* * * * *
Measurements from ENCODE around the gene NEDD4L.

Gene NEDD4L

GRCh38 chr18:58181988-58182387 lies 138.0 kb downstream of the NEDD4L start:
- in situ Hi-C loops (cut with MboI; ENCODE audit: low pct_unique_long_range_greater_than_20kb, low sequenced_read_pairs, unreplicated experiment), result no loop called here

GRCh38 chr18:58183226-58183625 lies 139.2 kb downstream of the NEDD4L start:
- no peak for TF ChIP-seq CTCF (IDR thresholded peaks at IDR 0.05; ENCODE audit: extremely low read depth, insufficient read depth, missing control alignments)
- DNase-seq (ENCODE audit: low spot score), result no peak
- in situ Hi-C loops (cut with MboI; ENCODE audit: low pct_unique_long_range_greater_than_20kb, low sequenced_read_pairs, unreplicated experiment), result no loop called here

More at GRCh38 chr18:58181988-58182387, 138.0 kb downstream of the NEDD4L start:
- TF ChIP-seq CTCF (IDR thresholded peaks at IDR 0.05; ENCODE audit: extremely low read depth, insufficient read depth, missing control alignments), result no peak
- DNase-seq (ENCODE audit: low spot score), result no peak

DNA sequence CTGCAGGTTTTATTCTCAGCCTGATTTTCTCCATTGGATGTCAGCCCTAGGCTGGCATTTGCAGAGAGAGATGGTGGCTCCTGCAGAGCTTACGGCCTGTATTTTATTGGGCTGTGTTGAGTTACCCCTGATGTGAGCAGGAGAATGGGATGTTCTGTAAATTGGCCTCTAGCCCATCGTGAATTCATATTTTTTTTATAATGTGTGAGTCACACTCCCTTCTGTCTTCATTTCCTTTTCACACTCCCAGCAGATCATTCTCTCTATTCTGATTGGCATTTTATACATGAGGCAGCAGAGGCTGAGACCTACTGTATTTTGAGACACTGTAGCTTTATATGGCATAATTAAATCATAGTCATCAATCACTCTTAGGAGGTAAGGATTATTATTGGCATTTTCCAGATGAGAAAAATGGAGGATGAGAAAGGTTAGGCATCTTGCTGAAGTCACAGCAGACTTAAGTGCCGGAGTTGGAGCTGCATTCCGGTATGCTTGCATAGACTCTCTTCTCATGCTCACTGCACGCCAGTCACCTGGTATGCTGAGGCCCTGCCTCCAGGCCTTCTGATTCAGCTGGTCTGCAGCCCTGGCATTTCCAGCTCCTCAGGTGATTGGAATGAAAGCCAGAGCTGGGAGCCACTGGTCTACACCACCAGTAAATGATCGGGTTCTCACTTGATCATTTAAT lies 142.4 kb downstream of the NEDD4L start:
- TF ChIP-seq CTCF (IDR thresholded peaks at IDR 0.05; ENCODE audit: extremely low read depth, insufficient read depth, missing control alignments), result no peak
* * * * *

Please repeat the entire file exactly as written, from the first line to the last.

Measurements from ENCODE around the gene NEDD4L.

Gene NEDD4L

GRCh38 chr18:58181988-58182387 lies 138.0 kb downstream of the NEDD4L start:
- in situ Hi-C loops (cut with MboI; ENCODE audit: low pct_unique_long_range_greater_than_20kb, low sequenced_read_pairs, unreplicated experiment), result no loop called here

GRCh38 chr18:58183226-58183625 lies 139.2 kb downstream of the NEDD4L start:
- no peak for TF ChIP-seq CTCF (IDR thresholded peaks at IDR 0.05; ENCODE audit: extremely low read depth, insufficient read depth, missing control alignments)
- DNase-seq (ENCODE audit: low spot score), result no peak
- in situ Hi-C loops (cut with MboI; ENCODE audit: low pct_unique_long_range_greater_than_20kb, low sequenced_read_pairs, unreplicated experiment), result no loop called here

More at GRCh38 chr18:58181988-58182387, 138.0 kb downstream of the NEDD4L start:
- TF ChIP-seq CTCF (IDR thresholded peaks at IDR 0.05; ENCODE audit: extremely low read depth, insufficient read depth, missing control alignments), result no peak
- DNase-seq (ENCODE audit: low spot score), result no peak

DNA sequence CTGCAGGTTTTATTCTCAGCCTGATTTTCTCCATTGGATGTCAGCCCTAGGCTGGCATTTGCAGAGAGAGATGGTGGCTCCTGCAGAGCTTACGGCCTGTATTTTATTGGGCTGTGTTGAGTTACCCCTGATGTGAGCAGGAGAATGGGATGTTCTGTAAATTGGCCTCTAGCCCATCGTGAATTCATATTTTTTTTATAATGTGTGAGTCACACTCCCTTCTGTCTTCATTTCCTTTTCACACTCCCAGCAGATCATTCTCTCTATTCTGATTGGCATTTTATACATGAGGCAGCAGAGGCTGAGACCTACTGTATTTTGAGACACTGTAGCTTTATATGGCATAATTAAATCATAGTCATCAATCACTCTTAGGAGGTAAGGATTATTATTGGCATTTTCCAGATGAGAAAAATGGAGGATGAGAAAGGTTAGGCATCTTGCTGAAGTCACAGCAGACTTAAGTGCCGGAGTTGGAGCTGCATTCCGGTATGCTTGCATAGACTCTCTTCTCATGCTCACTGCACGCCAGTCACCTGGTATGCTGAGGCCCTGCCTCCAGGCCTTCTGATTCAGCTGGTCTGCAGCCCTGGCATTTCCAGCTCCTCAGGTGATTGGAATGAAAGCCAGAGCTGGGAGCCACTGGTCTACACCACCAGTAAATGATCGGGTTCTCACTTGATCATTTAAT lies 142.4 kb downstream of the NEDD4L start:
- TF ChIP-seq CTCF (IDR thresholded peaks at IDR 0.05; ENCODE audit: extremely low read depth, insufficient read depth, missing control alignments), result no peak